The Martin Bryant story -- Part 2

Updated October 31 2012 - 3:09am, first published May 2 2009 - 3:47am
Robert Wainwright
Paola Totaro
Martin Bryant


Police scour the area near Seascape Cottage where Martin Bryant was finally apprehended.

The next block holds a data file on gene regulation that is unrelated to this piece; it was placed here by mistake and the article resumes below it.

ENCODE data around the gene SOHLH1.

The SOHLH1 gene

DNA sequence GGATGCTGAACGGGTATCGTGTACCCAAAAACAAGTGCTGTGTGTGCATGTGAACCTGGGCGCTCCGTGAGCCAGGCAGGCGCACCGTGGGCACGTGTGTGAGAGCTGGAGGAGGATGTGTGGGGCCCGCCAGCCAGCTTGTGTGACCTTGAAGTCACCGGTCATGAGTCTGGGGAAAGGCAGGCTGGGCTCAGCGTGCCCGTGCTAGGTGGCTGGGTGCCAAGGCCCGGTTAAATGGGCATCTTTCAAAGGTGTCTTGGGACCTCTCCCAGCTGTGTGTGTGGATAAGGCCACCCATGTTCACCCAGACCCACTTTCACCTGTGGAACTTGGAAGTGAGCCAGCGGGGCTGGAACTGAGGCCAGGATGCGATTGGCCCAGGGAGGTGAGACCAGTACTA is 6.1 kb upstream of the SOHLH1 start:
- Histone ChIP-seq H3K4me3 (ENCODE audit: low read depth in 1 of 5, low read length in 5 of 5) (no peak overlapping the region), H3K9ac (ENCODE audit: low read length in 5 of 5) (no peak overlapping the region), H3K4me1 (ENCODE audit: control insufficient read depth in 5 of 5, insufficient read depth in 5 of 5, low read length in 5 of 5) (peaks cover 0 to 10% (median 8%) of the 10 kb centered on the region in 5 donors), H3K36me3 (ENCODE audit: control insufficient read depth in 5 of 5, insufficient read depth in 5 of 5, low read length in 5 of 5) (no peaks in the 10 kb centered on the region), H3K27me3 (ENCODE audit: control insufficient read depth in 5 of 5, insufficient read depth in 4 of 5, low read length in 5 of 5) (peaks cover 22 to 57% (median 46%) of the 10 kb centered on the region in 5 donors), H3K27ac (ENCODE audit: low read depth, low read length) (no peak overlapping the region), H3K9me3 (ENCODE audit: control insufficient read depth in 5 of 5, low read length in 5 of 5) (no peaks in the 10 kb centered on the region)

THE DEMONS INSIDE: That fateful, final day. The second extract from their new book, Born Or Bred? Martin Bryant: The Making Of A Mass Murderer, ROBERT WAINWRIGHT and PAOLA TOTARO look at how the day of April 28, 2006, unfolded for Australia's most notorious murderer.This terrible day has arrived, the demons inside his mind bubbling and stewing and fermenting, but the details other than the first victims are still undecided THE day of death begins with a lie: "I'll see you tomorrow." With a nonchalant goodbye and no real expectation of seeing her again, Martin Bryant waves off his girlfriend, Petra Wilmott, and walks back inside the big, square white house to begin preparing for mass slaughter. It is just after 8am on Sunday, April 28, 1996. The couple have been up for several hours, showered and had a leisurely breakfast before Petra went home to her parents. It was unusual, she would later say, because Bryant had set the alarm the night before for 6am. It was the first time he had done so in the few weeks they'd been together, and there was no apparent reason to be up so early, particularly after a lateish night around town. Not that she knew of anyway. Carleen Bryant would say later she could sense unease in her son. She'd noticed it in the weeks since his return from his last overseas trip. The relationship with Petra had given him some stability but there were disturbing signs that something was wrong. She was right about his mood, not that she could have dreamed what was on his mind. Bryant does not communicate with Petra either, offering only that he has some things to do. This terrible day has arrived, the demons inside his mind bubbling and stewing and fermenting, but the details other than the first victims are still undecided. How many are to die will depend on how he feels after dealing with the symbols of his quiet fury, Sally and David Martin, the owners of the Seascape guest house. Bryant's car looks innocent enough, that ubiquitous surfboard strapped to the roof- rack of the yellow Volvo bought seven months earlier but still driven without licence. What is stashed in the boot cannot have been imagined: an arsenal including two sets of handcuffs, sash-cord rope, a hunting knife and several canisters of petrol. There is also the sports bag with three semiautomatic weapons and ammunition. The guns - an AR-15 semi-automatic .223 calibre rifle, an SLR military-style semi- automatic .308 calibre rifle and a semi- automatic Daewoo 12-gauge shotgun - have been secreted inside the house in the bodies of two unused pianos. This morning, in the haste, anxiety and excitement at what lies ahead, Bryant forgets another semi-automatic firearm and ammunition, leaving them lying in the hallway, haphazardly discarded among the mismatched furniture inside Clare St. Curious neighbours and marauding media crews would spy inside the house over the following week, noting all sorts of bric-a-brac, from a Christmas tree still decorated with baubles to a cabinet filled with dolls. In one side of a room, a set of dumb-bells were scattered on the floor while an empty bird cage complete with fluffy, stuffed parrots hanging upside down on the perch was in another corner. A reporter would later describe the scene as a lonely place. At 9.47am, the time registered to the minute on the house alarm as he shuts the door, Bryant takes a few swigs of Sambuca and drives through the thin line of Sunday morning traffic down the hill from Clare St towards the Derwent River, swings left on to the Brooker Highway to avoid the city centre and heads across the Tasman Bridge. Obsessed, armed, his plan indelibly rooted in his mind, Bryant nevertheless spends the next hour looking for a reason to abandon his mission. The drive to his destination is punctuated by stop after stop, every one brief but very public. The first is around 10.30am at a roadside newsagency at Midway Point, a small community perched between the two causeways that form a gateway to the spectacular Tasman Peninsula. Here he buys a $1.50 cigarette lighter and quickly departs, leaving his change on the counter. Bryant pauses and parks again, just 10 minutes later, in the slightly larger township of Sorell where he buys a $1.40 bottle of tomato sauce from a supermarket. It isn't the purchase so much as the large sports bag he carries openly into the store that catches the attention of owner Spiros Diamantis, who watches him closely until he pays with small change and leaves. In Forcett, barely 10km south, he stops for a cup of coffee from the Shell service station. Gary King remembers him because of his strange request - to "boil the kettle less time" - because a coffee he'd bought the previous week had been too hot. Bryant again pays with loose change five and 10c coins and leaves but not before announcing publicly that he is heading to Roaring Beach. At the Taranna Convict Bakery, Bryant stands with owner Christopher Hammond while he pumps $15 worth of petrol into the Volvo. Bryant tells him of his surfing plans as both men look out over peaceful Norfolk Bay. Bryant's actions that day suggest that either he wanted to create a surfing alibi - not only naive but almost incredible - or that he wanted to be seen and deep down, wanted a reason to end his journey. The frequent stops made very little sense on the surface. He had walked into three petrol stations, filling up only at the last one. He'd bought small items at three venues, all of which could have been bought at just one. And why did he need tomato sauce or a lighter? He didn't smoke and he wasn't planning on eating a pie or cooking a barbecue. It was, according to his psychiatrists, complex behaviour, suggesting that not only did he want to be remembered for what he was about to do but that he had accepted that he was likely to die in the act. Martin Bryant expected to die with his victims and was putting off his own demise, searching, stopping, procrastinating in the desperate hope that someone, somewhere would give him a reason to turn around and go home. The rising anger noticed by people such as Scott Goldsmith in the weeks before were not only of a man struggling with his obsession, fighting the demon that urged him relentlessly on towards his Armageddon but a damaged psyche that was simply incapable of straying from a set course. Since marking the event on his calendar in the days after Dunblane, Bryant's life had turned around and for the better. He had entered a new relationship, found the human connection he had craved for so long. Suddenly, he had reasons to live, and yet the rigidity of his nature drove him towards the suicide deadline. The closer it got to April 28, the more anxious he became. He had wanted to die but now he was not so sure. Still, the date circled on his calendar drew him like a magnet. There was no reason for the date, April 28. It had no significance when he chose it, merely that it was a Sunday when tourists would be at Port Arthur just in case he wanted to go on a killing spree after disposing of the Martins. When asked why he had settled on that date by his lawyer, John Avery, Bryant answered: "It was a nice day." It seems an unfathomably cruel remark but for him, it signified nothing more than a shrug of the shoulders. The answer meant little except to confirm that he had given himself a deadline. Even then he was still searching for a way out: the cigarette lighter and sauce were bought for no reason other than to give him an excuse to stop and try to engage with others. Like the long-haul flights he took simply to talk to the captive fellow traveller in the seat next to him, he wanted to find someone with whom he could strike up a conversation, perhaps even a person who might make a kind remark, respond to him and make him feel accepted, if only for a moment. When he bought the coffee at Forcett, Bryant walked outside and sat down next to a tourist who had also stopped for petrol. The desperate young man tried to involve the man in conversation: here was a chance for the world to admit it was wrong. If the man had exchanged even a few words with Bryant, it might have been just enough for him to turn around, put his terrible plan on the backburner. But like so many times before, his inane observations and the stupid blank grin got in the way. The man walked away from him, and from the warped perspective of Martin Bryant, he had been slighted yet again. His indignation had been reignited, and the world had been robbed of its last chance. Now it was a case of how many would die with him.This is an edited extract from Born or Bred? Martin Bryant: the making of a mass murderer, by Robert Wainwright and Paola Totaro, published by Fairfax Books on April 28, RRP $35.CLICK here to get your copy of Born or Bred? Martin Bryant: the making of a mass murderer: